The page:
Edited by Rain King
Marinealver likes this

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Just FYI the lack of ID tokens on generics or a lack of ID tokens on mirror matched ships is considered an actionable offense by FFGs own tournament ruling so it sounds like your beef is more with the TO than with the player. 

 

But it sounds like this fellow was bad at both playing the game and cheating so meh...

Marinealver likes this

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- ID tokens to distinguish between generic pilots weren't used

- Maneuver dials were placed next to pilot cards versus ship to enable maneuver switches during activation

- Action tokens were placed between generic pilot cards (vs ship) and then shared as situations warranted

- Spent action tokens weren't cleared but were reused in the same round

- Damage cards to one generic pilot were assigned to other twin as to avoid ship destruction

- Faceup damage card effects were ignored

- Check pilot stress step ignored to allow perform actions

- Slow roll the final 10 minutes of match to avoid a loss or prevent an opponent from upgrading from a modified win to outright win

 

- I place IDs on all my ships, named or otherwise. If my opponent doesn't, then it had better be clear (i.e. only 1 Falcon and it's Chewie).

- I place all of my dials in front of my ship cards. There's enough stuff on the table, my hands usually shake (I've accidentally bumped ships), and I've made the mistake of flipping an opponent's dial, so I found it best to just not place them on the table anymore.

- Same with action tokens. I place them on the ship card (not to the side). Tokens go back to the pile to the other side of the table when not in use.

- When I go to do my dials, I also clear my tokens, since they are both next to one another. I have yet to forget to clear one.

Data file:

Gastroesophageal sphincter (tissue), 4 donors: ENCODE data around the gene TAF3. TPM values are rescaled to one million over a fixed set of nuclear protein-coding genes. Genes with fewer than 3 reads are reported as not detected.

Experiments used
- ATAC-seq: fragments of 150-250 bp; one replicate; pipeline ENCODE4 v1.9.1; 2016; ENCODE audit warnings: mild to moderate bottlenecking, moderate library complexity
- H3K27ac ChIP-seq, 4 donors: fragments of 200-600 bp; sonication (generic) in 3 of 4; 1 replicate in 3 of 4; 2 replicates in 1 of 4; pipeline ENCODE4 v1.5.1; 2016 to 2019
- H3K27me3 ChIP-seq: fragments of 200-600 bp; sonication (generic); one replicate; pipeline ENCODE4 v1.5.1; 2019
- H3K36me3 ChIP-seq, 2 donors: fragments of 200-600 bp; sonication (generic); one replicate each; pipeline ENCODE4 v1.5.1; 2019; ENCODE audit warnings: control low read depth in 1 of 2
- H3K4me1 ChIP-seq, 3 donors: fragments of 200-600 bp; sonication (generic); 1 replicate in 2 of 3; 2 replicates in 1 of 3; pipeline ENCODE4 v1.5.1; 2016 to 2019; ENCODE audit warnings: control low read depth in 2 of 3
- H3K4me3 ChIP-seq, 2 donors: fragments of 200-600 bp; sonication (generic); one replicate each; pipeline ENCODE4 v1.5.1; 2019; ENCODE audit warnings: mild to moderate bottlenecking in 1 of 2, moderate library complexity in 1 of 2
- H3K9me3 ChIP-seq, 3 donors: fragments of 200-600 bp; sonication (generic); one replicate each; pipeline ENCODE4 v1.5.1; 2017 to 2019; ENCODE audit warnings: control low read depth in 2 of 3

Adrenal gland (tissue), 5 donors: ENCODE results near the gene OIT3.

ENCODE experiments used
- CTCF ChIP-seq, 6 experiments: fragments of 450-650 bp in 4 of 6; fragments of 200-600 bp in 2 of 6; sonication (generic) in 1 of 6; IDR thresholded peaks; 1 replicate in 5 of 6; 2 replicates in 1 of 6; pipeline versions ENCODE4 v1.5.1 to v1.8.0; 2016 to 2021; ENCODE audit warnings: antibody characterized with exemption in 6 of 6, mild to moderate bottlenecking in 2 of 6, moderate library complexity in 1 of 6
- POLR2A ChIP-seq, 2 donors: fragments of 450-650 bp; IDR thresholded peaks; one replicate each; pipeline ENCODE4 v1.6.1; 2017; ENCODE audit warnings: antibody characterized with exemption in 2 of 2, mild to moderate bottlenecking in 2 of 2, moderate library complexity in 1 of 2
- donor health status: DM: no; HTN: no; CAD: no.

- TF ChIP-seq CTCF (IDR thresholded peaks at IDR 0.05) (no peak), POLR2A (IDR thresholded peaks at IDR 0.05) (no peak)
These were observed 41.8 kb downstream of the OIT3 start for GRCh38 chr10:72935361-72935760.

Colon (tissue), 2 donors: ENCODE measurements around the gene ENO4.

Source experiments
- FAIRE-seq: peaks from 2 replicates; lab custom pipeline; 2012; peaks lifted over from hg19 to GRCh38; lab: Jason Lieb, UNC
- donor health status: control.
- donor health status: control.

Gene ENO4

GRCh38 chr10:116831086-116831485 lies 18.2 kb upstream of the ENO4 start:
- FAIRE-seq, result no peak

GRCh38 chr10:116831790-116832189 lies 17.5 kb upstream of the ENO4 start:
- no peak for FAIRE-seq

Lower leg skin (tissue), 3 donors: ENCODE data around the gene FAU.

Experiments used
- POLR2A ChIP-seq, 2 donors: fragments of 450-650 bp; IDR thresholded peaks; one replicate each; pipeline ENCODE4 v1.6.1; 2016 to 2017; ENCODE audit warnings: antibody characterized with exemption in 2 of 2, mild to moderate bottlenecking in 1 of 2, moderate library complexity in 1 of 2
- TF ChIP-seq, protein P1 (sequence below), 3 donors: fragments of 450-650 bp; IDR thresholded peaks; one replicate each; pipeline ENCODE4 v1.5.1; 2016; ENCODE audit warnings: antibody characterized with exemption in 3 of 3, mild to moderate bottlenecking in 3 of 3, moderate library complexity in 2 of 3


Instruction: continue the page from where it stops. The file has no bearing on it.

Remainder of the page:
- Could be a simple mistake, but if they weren't marking their ships, it's because they can't tell them apart likely.

- I've made this mistake on accident before. It's never intentional. I actually just recently thought about bringing the crit tokens from now on so I don't forget.

- Could be accidental, don't always assume the worst.

- The last 10 minutes are critical. It could mean the difference between winning and losing. I will take the appropriate time necessary to make the right decision. As long as it is not blatant stalling, I cannot expect myself or my opponent to rush one of the most important phases of the game. Just because Player A can decide his ships in 10 seconds, doesn't mean Player B will do the same, especially when facing a win or a loss. Everyone seems to think that since time is running out that I should play faster and potentially make more mistakes. I will not apologize for taking slightly longer than my opponent when the game is on the line. If you cry foul on that, I will not continue playing you.

Edited by s1n

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Being AoIA was my first two tournaments, it's funny to see a few of these being mistakes made on my part.

 

One game I did forget to put ID numbers on my identical generic B-wings until after I performed my first maneuvers. Luckily it was fixed before any actual combat, I would have felt like a scumbag.

 

Everyone I played against at the tourney placed dials near their ship cards. I too have shaky hands so don't need the trouble.

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- I place all of my dials in front of my ship cards. There's enough stuff on the table, my hands usually shake (I've accidentally bumped ships), and I've made the mistake of flipping an opponent's dial, so I found it best to just not place them on the table anymore.

- Same with action tokens. I place them on the ship card (not to the side). Tokens go back to the pile to the other side of the table when not in use.

 

I know some people prefer this but the tournament rules specifically tell you not to place tokens and dials on the ship cards and i'd say with good reason. Its a lot more difficult to quickly understand what each ship is doing and it also makes a lot easier for mistakes to be made be that on purpose or by mistake.